Here at Widibi, we write extensively on vision boards and dream boards, where the terminology is mostly interchangeable, but we also like to extend ourselves into other forms of visual motivation. That’s where mood boards come in, and they’re most commonly associated with design and visual cues. Indeed, they’re similar to vision boards in that they’re designed to help people to craft and follow a vision. However, they’re less about goals and more about finding an identity or a style.
Similarities Between Mood Boards and Vision Boards
While the outcome of creating vision and mood boards differs slightly, the creation process, and often the final result, share plenty in common. They tend to comprise a combination of pictures, words and, given their purpose, often materials. These elements then come together to create a more cohesive impression of the style someone seeks to achieve.
Differences Between Mood Boards and Vision Boards
Crucially, the concept of ‘mood’ on these boards doesn’t involve a state of mind. Think of these boards more as ‘setting the mood’ rather than ‘being in a mood’.
Vision boards are often fairly personal, and many people prefer to either keep them a secret, or keep them on display for incidental viewing without actively sharing their vision with others. Mood boards differ once again by often having a role in expressing ideas.
They also can’t really get by with just words. I’ve written in the past on how a vision board can be just words, but the same doesn’t necessarily apply to mood boards which are often specifically created to serve as a visual medium.
With that said, they’re also used by writers, as well as designers and photographers, and they can be an ideal tool for setting a scene, mapping out a chapter or one of a multitude of other tasks where words alone can play a significant role.
The Role of Mood Boards
I think you’ll agree that it can be difficult to communicate visual ideas verbally. Pictures are the way to go and a mood board is the perfect device on which to place them. They fulfil a similar purpose to vision boards in that they contain an outline or potentially something even more specific about what you want to achieve.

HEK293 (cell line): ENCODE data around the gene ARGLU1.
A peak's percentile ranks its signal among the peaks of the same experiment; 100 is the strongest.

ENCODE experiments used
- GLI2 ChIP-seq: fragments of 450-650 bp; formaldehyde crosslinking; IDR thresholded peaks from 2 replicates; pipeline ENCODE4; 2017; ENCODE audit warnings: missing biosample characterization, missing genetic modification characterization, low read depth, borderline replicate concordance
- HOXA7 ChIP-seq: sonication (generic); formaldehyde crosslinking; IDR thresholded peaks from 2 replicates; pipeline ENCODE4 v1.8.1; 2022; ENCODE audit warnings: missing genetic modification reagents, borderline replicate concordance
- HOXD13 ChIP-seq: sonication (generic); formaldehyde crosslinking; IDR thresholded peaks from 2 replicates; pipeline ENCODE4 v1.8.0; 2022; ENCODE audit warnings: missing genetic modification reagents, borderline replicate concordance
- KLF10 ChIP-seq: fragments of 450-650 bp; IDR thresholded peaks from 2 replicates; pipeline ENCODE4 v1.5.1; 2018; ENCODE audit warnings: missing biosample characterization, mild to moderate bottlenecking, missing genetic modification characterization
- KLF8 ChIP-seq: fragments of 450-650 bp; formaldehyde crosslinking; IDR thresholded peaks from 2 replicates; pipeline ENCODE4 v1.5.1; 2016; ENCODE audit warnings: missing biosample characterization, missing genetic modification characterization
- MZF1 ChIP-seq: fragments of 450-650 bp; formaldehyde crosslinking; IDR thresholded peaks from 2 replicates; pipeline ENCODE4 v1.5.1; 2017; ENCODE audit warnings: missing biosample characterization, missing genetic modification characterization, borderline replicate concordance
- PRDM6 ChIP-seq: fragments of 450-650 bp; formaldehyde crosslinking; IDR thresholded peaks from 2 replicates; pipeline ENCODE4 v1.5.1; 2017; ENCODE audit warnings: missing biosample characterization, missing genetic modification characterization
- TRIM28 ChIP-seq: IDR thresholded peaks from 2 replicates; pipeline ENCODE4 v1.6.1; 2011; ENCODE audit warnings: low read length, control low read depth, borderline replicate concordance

However, instead of nice cars and houses, they contain imagery that tells a shorter-term design story. They’re used by all sorts of designers, from the graphic kind to the interior kind. This article by a graphic designer explains how they use mood boards to get a feel for a project and to create an identity for a room before they commence any of the manual work.
How to Make a Mood Board
The mood board process is often extremely similar to the creation of a vision board. The first decision is whether to go physical or digital.
In the former case, you might require something more robust than the old favourite of brightly coloured card usually utilised for vision boards. Many people prefer to use foam or cork boards as the basis for their creations, especially if they plan to include swatches, materials and anything else that could be chunkier than a printed photograph.
If you decide to go digital, then you do forego the option to include materials, but that’s not a disaster. If you’re already familiar with the texture, then the colour alone can be sufficient. This is where the process overlaps with vision boards, as anything you can use for a digital vision board, you can use for a mood board.
I like to use Canva, but there are other digital design tools out there like Photopea and you can also use the likes of Word and PowerPoint in a pinch. When it comes to pictures, assuming that you’re not planning to sell your mood boards or publish them anywhere other than for your own use, I wouldn’t worry too much about using pictures from anywhere, usually found through Google Images.
If you do decide that you want to create a mood board in a scenario where copyright should be accounted for, such as through a business, then you should stick to royalty-free images or those for which you have a license.
Once the decision is made, you’re only limited by your inspiration. There are all sorts of reasons to make a mood board. You might be decorating a room, creating a comic book, taking a specific photograph or a multitude of other things. At risk of repeating myself, you want to set the mood. Choose colours, styles, materials and anything else that can contribute to the look and feel, and if it’s possible to put it on your mood board, do it!
What is a Mood Board? – In Summary
A mood board is something that helps you work out the look and feel of a creative endeavour before you start. It’s an opportunity to put together colour combinations, materials and anything else that can serve as everything from inspiration to a guideline for the finished project. It can be as simple or as complex as you like, and you have the same choice between digital and physical as you would with a vision board.
The key difference between vision and mood boards is that the former is for longer-term goals (unless you’re working on an instant vision board) while the latter is for a specific short-term project, usually with a deadline – whether you’ve set that deadline for yourself or someone else has done it for you. If you’re familiar with one, you’ll have no issues with the other, but while they’re inherently very similar, it makes perfect sense to work with the most suitable tool available.